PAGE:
For most people, the best strategy is to listen to their understanding of the risks. If their beliefs that their is no health risk is strong, you should talk less about health risk and accept people around you to think the way they do. Eventualy, they might agree with you for some reason, but try not to bother them too much by talking too often about it. They could die, you did what you had to, you told them. You can't change the world around you in a few months. Some people never change their mind. If they don't listen, move on, don't always keep trying because the most important is you, not them. Spend time thinking about how to solve you everyday challenge (what they think or do, to bad for them, that's it).
The most difficult is between the wife and husband. Many many couples in Japan face this questions. How to deal with the health risk of Fukushima? Many husbands are very confused and are not ready to change their habits. But they may know their is a problem. I would try to tell my spouse that I don't want to take contaminated food, that I don't want to fight about it, but I would tell my spouse that I want to try to find a compromise between what we eat and drink because I am not happy like this.
Maybe it is possible to draw a line, a compromise on what the spouse want to eat and drink and what you need. He should respect your need to be careful. I would be surprise if he 100% refuse to respect this need. NO need to fight about it, just have a "emotion less" discussion about the fact that you have different needs and a couple is NOT only about "his" needs. It may take time, but if he loves you, if you explain (not fight) your needs, if probably has to agree to let you buy some food that you need.
He may not know how to deal with the situation, in this case, maybe try to find some way on how to deal with food-drink and propose it. Their maybe one thing that he will accept, try to come up with ideas on how to improve little by little (not try to change every thing in a single day). find it. And build from there. Don't become too sad and alone about it (it will not help). But come up with ideas on how to improve little by little (not try to change every thing in a single day). Their are many many couples like this in Japan. My wife's mother and father are like that, he starts to understand and change little by little.

SxPxK said...

LOL Anonymous, at least leave your name when you drop your anti "anti-nuclear activist" garbage on this blog.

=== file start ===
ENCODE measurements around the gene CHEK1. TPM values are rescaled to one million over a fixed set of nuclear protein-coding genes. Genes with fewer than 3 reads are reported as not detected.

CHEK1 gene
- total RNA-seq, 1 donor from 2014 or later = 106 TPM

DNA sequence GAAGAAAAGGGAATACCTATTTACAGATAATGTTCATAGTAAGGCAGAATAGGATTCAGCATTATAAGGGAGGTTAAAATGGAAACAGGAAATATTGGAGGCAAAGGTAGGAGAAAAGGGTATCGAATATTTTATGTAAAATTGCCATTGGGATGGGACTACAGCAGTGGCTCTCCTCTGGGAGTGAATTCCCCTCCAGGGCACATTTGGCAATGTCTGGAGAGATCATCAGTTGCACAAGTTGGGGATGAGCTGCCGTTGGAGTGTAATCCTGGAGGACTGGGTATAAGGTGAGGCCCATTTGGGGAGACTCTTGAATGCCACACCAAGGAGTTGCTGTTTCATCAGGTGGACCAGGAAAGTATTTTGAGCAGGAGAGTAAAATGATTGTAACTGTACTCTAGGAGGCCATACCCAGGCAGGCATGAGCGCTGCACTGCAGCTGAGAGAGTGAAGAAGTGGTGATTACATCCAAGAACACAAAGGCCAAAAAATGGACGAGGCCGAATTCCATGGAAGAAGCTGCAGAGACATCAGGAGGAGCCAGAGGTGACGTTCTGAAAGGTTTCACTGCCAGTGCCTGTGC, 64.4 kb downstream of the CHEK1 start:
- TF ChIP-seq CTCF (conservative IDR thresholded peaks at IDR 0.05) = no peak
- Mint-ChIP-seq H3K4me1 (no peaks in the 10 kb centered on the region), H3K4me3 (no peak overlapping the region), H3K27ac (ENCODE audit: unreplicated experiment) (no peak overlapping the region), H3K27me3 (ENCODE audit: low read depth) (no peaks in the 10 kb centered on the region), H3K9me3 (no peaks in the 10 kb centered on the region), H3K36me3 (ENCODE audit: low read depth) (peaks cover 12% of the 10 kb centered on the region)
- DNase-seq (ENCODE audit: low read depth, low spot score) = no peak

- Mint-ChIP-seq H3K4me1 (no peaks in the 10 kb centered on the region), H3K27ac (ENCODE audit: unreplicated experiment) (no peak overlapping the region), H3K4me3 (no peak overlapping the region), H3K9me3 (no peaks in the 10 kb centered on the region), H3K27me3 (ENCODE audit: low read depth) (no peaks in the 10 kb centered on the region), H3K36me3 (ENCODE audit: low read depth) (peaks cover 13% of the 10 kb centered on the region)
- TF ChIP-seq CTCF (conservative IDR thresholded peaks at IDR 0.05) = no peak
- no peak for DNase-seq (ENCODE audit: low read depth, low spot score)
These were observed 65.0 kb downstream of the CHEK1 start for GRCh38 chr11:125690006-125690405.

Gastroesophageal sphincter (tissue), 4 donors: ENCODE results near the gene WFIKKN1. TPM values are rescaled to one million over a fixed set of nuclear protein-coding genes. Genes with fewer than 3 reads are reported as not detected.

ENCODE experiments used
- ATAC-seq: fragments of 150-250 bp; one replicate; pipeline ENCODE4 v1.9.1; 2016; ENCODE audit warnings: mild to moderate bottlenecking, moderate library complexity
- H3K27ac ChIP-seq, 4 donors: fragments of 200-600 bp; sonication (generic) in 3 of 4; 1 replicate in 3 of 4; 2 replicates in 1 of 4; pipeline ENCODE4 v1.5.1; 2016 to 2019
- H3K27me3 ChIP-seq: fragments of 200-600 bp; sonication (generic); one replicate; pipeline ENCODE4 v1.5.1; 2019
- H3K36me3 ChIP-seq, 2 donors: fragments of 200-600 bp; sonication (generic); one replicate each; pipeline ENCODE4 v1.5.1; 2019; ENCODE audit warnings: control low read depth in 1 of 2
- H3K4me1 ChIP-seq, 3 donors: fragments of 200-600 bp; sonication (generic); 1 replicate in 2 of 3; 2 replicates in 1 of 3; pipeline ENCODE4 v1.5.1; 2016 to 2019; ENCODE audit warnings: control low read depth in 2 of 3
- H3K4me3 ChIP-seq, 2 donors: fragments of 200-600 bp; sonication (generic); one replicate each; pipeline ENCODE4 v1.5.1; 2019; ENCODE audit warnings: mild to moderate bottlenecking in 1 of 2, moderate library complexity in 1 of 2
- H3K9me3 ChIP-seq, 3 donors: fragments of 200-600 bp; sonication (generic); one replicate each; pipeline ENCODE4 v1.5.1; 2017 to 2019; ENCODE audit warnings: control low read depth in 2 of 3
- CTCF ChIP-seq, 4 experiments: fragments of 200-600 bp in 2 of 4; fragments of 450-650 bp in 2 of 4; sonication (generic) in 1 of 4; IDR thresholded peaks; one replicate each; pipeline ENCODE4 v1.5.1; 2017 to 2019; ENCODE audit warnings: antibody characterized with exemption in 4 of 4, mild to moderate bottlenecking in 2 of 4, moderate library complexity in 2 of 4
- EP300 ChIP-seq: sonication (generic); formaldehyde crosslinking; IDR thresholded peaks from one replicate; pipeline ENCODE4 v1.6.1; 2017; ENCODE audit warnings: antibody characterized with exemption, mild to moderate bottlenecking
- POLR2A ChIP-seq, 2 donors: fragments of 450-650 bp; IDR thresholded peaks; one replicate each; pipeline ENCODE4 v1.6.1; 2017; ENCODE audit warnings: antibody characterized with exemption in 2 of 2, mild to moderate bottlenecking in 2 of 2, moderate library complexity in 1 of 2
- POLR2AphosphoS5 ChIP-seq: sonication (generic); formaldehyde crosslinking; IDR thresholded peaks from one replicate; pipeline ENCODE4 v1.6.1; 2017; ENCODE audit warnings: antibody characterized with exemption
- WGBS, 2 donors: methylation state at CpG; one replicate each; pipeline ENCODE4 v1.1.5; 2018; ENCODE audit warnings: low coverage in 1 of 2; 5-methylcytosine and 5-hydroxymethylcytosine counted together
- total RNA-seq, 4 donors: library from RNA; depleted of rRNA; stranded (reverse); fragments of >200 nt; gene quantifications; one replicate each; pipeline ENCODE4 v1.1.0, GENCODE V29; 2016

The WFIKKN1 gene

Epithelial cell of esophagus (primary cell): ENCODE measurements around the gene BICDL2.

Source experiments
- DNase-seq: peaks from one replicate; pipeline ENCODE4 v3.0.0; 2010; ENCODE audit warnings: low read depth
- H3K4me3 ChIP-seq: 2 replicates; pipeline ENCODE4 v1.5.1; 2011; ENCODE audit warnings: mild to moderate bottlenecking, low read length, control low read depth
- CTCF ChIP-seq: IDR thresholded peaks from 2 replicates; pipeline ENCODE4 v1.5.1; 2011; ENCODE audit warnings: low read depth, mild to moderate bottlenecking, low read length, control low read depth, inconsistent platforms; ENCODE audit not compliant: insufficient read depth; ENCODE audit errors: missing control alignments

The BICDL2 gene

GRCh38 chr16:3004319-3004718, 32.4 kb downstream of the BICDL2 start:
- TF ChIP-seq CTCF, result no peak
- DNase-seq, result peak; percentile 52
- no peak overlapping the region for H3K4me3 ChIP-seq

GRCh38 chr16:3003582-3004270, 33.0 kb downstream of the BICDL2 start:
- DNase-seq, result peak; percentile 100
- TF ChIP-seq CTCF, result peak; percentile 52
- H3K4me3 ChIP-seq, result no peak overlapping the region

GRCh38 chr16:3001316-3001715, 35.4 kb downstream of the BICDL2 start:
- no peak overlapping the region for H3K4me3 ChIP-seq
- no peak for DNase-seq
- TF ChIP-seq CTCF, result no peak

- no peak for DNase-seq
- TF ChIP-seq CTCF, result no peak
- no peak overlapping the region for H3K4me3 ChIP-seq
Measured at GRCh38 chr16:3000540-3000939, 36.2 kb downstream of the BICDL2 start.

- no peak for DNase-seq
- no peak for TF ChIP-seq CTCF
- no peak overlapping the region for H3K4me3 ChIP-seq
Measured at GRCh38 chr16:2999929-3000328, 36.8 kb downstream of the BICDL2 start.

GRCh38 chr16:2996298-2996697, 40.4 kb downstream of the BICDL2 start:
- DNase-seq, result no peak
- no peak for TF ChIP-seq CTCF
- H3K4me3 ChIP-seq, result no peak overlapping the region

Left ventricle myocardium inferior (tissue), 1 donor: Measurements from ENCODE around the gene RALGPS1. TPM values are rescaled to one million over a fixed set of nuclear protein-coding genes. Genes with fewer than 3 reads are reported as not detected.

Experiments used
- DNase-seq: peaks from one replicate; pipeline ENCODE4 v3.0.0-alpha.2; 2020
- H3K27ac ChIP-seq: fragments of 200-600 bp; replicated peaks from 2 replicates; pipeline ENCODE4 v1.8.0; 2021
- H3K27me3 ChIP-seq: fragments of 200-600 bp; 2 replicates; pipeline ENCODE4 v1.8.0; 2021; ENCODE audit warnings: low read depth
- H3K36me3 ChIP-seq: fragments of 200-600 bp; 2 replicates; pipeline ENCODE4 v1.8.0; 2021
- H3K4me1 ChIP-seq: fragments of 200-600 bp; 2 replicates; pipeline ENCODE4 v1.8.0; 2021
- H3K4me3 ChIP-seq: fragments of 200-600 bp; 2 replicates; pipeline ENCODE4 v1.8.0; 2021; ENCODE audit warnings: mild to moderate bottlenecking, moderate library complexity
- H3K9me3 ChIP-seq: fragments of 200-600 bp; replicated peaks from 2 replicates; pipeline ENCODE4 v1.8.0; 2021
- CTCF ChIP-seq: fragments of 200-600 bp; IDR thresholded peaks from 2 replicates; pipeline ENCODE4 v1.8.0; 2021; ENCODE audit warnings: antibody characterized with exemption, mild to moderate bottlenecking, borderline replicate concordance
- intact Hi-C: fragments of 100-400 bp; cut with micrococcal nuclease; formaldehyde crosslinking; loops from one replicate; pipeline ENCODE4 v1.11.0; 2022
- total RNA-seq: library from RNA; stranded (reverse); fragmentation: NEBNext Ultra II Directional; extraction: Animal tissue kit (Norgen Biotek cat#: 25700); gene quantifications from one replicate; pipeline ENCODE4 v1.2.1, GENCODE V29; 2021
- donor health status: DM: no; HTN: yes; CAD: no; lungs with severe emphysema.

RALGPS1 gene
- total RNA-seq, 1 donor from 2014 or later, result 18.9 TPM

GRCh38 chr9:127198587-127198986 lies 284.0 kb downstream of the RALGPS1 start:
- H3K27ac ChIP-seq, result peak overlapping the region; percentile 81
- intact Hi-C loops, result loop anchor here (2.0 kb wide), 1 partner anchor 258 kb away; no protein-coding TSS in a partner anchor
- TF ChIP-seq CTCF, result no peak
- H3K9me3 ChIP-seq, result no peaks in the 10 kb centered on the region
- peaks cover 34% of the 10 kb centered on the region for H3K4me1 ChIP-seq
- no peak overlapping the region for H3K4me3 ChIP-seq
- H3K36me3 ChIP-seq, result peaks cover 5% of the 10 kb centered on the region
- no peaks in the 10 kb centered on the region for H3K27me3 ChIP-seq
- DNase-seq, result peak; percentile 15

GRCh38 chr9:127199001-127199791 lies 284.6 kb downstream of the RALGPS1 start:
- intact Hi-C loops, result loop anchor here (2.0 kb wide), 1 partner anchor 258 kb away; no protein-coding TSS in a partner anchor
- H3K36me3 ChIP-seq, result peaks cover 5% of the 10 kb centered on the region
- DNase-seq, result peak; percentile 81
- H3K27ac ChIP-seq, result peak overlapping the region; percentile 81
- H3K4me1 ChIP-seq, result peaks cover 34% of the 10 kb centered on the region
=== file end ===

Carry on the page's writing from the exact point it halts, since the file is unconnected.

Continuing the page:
Linking Anti-Nuke with Taliban. ROLF!

Pro-Nuke and Fascist Pig hehehe suits you better!

If people died in mass by now, there will be no need for discussion on the potential danger of this situation. Thyroid cancer take more than 9 month to show up on the gov. statistics
So please keep your a Pro-nuke comment for yourself.

Quote
"The irresponsible anti-nuclear hysteria is to blame for this, not the nuclear plant."
LOL Hydrogene explosion is from the nuke plant not from the people.
WTF what are you talking about.
The US Army decided on a 80km zone, thats how serious it is, the Japanese gov. decided on a 20km zone. Fallouts found across west coast of the US, and you think the rest of Japan wasn't affected.

If you think there is no risk, why don't you go cleanup TEPCO's mess then!

DrPete12 said...

Well there is more than one anonymous so i will refer to talibananonymous that should make it clear which one. If he thinks there is no radiation risk he should reflect on the fact that 25 years after Chernobyl the UK government still has to monitor and control lamb in Wales and parts of England because of the fallout. In the UK we are a very long way from Chernobyl in the Ukraine.

DrPete12 said...

He should also reflect on the fact that a peer reviewed article in a respected medical journal has come to the conclusion that in the US thousands of still births can be already attributed directly to Fukushima. So how does this idiot know that nobody has died?

DrPete12 said...

Here is a link to the study
http://www.radiation.org/reading/pubs/HS42_1F.pdf

Anonymous said...

Nectarina says her sister lost her baby in the 7th month into the pregnancy.
It's so so sad.
You can't help ask what's is really going on with miscarriages and stillborn babies.
The Mainichi published this article (01/01/12):
http://mdn.mainichi.jp/mdnnews/national/archive/news/2012/01/01/20120101p2g00m0dm030000c.html
They say that "The estimated number of newborn babies in 2011 fell to a record-low 1,057,000, down by 14,000"
14,000 less in one year seems a lot.
It'd be interesting to search the datas to know when and where the loss occured. But if (if!) such datas are available, they are in japanese. May be somebody reading japanese could try and find...
This woman says that her sister lost her baby: "But 7th month into the pregnancy, the baby suddenly stopped moving. The baby was dead, and had to be aborted."